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Chapecoense Plane Crash Survivor Neto Not Told About Tragedy Yet: Reports

(CBSNews) -- One of only three soccer players on board the doomed Chapecoense chartered flight that crashed in Colombia, killing 71 of 77 of those on the flight, still doesn’t know what happened to his teammates and coaches, according to reports.

Defender Helio Neto was famously photographed being pulled alive from the twisted wreckage, a miraculous bit of good news amid the enormous tragedy that has shaken all of Brazilian soccer culture

Colombian TV network RCN reports Neto spent nine days in a drug-induced coma and on a ventilator. He came out of the coma and off the ventilator on Friday. Medical officials said the very first question that he asked was how the big game they were traveling to had gone.

After a Cinderella season, Chapecoense were scheduled the day after the crash to play for the first time in the Copa Sudamericana final, as near the top of world’s soccer pyramid for trophies as most of the itinerate players - and its coach - were likely to reach. Their opponent, Atletico Nacional of Medellin, asked the South American Football Confederation after the tragedy to award the trophy to Chapecoense, which they did. 

Officials said that after asking whether they won, Neto asked why he was in the hospital, and what exactly had happened.

After consulting with psychologists, doctors decided not to tell him for the time being about the fate of his teammates.

Doctor Carlos Mendonca reportedly told Brazilian station TV Globo: “It’s a recommendation from the psychologist not to tell him [on the plane crash] just yet to avoid any emotional shock that would be potentially damaging for his clinical recovery at this moment. So we should follow this qualified opinion for now.”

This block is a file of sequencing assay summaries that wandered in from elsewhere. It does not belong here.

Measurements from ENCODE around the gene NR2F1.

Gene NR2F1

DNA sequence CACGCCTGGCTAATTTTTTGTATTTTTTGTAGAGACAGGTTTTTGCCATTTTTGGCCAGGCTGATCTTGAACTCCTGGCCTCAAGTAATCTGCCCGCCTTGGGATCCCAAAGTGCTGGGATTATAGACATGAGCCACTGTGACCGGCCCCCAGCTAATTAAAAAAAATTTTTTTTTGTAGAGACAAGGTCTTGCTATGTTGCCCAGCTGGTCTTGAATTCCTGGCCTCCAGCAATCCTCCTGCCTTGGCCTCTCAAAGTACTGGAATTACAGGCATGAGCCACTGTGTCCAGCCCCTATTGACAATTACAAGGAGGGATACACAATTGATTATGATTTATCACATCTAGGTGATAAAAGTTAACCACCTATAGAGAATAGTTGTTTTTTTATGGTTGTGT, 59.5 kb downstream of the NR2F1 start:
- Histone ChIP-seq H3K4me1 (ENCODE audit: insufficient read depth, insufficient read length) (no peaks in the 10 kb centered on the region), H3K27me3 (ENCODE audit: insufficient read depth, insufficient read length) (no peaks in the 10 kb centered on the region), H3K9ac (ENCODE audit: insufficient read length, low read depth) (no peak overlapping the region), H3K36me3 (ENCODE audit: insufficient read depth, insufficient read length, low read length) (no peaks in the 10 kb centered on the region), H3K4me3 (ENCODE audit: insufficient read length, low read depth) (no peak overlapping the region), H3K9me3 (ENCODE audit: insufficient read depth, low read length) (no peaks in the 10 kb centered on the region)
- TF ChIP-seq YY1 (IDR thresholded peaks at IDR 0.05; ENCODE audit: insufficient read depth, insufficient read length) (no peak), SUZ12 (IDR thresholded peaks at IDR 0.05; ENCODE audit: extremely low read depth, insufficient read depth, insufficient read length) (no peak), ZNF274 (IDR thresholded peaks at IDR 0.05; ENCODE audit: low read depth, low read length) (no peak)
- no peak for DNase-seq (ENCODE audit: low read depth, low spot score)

Another survivor of the crash said Sunday that the pilot never told passengers to fasten their seatbelt before the aircraft smashed into a hillside.

Brazilian radio journalist Rafael Henzel spoke with Fantastico program Sunday night from Colombia, where he is recovering.

“At no point did someone from the cabin or the crew tell us, ‘Put on your seatbelts,’” said Henzel. “We just kept flying without any idea of what was about to happen.”

The plane took off from Santa Cruz, Bolivia and crashed near the airport in Medellin, Colombia on Nov. 28. The dead included 19 members of the Chapecoense soccer club from southern Brazil and 20 of the journalists covering the team. The survivors were two Bolivian crew members and four Brazilians - Henzel and three soccer players.

Investigations have been launched in Brazil, Bolivia and Colombia. Colombian authorities have said they believe a lack of fuel caused the crash.

Henzel said that toward the end of the flight, passengers around him began asking how long it would be before they landed.

“Ten minutes,” was the response from the crew, he said. “Then suddenly, the lights went off and the engines went off.”

At that point, everyone rushed back to their seats and fastened their seatbelts, said Henzel. Then the plane crashed into a hillside.

Henzel said when he awoke, there were emergency workers around him and he was in immense pain from what turned out to be seven broken ribs. He called out to the colleagues who had been sitting on each side of him, but they had died.

He said he believed he survived thanks to a miracle and the good fortune to wake up just as emergency workers passed by.

Henzel said he was sickened to learn the cause of the accident was likely a lack of fuel.

“People died because of a lack of judgment,” he said. “That is revolting.”

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